The struggle to keep myself on the wall is the most intense moment I experience in rock climbing.  At such moments, I feel I am saved and re-born again and again.


I come to the surf shop to return my surfboard.  The young man, who works alone in the shop, grins at me as he notices the blood on my right foot.  He tells me that he got a cut on his head last summer.  “Too much whisky beforehand.  The doctor said that my blood was diluted, and wouldn’t clog.  Heehee.” 

I laugh along.

“As promised,” he says, takes out a picture of him surfing in Mexico.  In the photo, he looks like a teenager; his slim body bends forward, one hand plowing a wall of water beside him as he surfs through a huge tube formed by the curve of the waves.

“I want to surf around the world, after college… to experience women of different cultures, you know… and men too.”

I feel his eyes on me, and debate if I should jump at this opportunity.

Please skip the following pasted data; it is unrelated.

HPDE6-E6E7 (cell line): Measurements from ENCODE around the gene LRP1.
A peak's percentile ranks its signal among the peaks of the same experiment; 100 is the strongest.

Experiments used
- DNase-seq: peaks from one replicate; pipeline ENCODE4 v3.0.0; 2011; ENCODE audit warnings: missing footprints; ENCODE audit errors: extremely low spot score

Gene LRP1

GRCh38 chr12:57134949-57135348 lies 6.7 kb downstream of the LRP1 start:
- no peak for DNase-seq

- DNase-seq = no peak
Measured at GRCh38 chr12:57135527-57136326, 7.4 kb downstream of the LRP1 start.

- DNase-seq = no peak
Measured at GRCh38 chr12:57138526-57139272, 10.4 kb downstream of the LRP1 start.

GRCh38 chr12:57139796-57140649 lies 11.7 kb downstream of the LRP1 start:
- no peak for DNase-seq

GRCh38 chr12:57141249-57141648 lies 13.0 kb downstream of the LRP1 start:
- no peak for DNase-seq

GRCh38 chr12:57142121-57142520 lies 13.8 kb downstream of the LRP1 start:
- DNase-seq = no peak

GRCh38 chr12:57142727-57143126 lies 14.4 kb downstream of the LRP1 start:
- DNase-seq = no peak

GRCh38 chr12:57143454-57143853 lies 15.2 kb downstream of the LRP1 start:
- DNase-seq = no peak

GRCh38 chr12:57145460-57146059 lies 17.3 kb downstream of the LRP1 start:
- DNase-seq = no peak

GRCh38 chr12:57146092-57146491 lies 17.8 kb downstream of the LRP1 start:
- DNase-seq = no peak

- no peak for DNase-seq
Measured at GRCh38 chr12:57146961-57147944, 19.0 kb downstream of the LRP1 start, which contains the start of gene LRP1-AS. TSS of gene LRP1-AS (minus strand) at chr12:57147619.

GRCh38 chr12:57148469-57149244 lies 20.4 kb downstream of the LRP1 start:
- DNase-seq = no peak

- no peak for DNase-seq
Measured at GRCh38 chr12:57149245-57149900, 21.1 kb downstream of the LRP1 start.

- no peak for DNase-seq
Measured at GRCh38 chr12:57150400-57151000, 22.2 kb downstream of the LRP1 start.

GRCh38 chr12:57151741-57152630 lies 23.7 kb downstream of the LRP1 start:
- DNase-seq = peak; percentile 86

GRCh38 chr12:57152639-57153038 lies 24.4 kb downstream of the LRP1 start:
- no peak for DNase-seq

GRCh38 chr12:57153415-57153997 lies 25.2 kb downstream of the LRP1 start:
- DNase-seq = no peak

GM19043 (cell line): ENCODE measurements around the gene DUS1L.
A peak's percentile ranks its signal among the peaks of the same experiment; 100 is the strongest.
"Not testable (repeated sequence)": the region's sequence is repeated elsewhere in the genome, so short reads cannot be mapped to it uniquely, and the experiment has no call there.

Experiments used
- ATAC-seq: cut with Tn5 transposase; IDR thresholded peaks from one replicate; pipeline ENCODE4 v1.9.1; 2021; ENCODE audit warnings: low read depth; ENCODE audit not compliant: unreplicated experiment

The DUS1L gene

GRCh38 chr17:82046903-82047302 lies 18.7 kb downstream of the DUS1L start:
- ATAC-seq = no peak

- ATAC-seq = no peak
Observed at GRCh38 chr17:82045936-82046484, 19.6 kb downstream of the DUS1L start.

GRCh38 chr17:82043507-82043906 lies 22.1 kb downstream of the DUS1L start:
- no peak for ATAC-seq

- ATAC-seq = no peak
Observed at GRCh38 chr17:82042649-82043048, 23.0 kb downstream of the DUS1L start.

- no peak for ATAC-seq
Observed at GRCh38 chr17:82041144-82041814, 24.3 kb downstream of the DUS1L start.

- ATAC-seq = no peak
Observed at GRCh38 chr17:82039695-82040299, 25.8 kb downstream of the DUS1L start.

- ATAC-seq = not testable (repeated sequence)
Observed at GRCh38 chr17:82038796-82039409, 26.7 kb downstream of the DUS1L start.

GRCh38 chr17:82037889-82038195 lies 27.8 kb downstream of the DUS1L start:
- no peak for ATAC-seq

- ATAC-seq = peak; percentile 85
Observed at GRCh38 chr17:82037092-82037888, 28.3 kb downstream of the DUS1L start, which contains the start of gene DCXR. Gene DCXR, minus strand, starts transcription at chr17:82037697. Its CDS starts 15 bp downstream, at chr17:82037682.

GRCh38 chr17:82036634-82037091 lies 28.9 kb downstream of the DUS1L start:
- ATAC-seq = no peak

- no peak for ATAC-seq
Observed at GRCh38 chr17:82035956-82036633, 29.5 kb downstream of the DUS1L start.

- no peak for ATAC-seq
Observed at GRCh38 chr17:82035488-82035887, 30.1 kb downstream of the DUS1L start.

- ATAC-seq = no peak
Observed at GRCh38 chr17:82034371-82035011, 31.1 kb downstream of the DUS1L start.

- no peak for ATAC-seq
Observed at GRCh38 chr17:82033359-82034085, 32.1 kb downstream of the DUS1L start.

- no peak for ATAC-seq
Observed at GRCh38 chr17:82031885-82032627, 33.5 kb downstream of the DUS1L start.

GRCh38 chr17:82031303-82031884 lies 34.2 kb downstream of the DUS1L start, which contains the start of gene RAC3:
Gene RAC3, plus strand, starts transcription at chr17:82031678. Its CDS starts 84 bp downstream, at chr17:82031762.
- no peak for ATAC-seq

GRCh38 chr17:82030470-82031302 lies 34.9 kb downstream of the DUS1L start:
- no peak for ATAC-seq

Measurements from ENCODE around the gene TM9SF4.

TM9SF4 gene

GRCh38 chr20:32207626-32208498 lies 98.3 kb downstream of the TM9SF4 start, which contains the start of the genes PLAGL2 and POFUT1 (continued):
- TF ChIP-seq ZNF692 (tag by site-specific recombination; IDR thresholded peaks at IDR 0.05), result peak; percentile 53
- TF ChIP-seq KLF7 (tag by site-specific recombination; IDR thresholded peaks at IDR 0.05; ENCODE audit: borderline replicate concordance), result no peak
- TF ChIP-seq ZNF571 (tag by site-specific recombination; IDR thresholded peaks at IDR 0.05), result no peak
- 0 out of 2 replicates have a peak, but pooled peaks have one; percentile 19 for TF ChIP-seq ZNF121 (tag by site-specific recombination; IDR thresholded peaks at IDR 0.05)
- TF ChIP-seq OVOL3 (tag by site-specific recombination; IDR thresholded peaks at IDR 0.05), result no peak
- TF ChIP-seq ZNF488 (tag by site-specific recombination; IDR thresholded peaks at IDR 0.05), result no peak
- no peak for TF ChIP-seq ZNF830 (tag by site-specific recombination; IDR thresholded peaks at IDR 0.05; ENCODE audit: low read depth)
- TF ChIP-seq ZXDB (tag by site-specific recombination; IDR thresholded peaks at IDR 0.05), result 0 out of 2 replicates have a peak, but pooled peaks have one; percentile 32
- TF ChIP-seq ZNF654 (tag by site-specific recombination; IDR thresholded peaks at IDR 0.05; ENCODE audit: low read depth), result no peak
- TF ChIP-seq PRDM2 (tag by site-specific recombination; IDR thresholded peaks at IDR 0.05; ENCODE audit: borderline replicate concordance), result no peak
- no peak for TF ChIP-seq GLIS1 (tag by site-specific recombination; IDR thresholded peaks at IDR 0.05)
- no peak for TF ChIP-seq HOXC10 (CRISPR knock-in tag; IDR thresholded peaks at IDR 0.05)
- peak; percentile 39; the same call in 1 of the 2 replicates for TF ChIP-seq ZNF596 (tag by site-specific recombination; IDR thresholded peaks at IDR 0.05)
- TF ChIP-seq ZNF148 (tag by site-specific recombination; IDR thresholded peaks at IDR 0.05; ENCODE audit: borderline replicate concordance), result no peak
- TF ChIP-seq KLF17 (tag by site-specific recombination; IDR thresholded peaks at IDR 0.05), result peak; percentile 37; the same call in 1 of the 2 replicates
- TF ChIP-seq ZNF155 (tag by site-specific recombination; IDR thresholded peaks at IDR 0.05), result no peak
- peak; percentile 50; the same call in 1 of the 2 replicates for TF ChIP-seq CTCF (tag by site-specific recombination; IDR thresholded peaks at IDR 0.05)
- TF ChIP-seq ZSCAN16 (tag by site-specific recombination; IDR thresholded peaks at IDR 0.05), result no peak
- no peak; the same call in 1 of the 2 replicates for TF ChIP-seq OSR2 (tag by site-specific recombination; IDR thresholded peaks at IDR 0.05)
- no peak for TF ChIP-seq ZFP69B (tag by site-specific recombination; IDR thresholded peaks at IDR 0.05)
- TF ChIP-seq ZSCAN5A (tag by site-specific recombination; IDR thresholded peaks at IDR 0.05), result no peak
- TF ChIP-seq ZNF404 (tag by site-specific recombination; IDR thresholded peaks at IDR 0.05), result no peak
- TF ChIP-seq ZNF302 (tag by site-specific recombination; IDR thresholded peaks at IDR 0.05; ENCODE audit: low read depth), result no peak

I’d like to hang out with you, tonight.  Tomorrow I’m not working.  We can go surfing.”


The next day I find the trick of surfing. 

It’s all about timing, and being at the right place.  You wait where the big waves usually form, watch small waves arise in the distance, you paddle quickly as they move closer and grow bigger, and jump on board just before they start to curve.  As the waves carry you at an astonishing speed, you feel you’re standing above the world. 

“One more time,” I keep saying this, until it’s getting dark and cold, and I begin to shiver.

 Adventure is an additction.  I can’t live without it.

 ————————–addicted to adventure

A condensed version was published in 2000 in fab, a bi-weekly gay scene magazine in Toronto.  To view the published version, please click below.             

This entry was posted on Friday, May 30th, 2008 at 4:04 pm and is filed under Canadian, Chinese, My Adventures, Published Articles. You can follow any responses to this entry through the RSS 2.0 feed. You can leave a response, or trackback from your own site.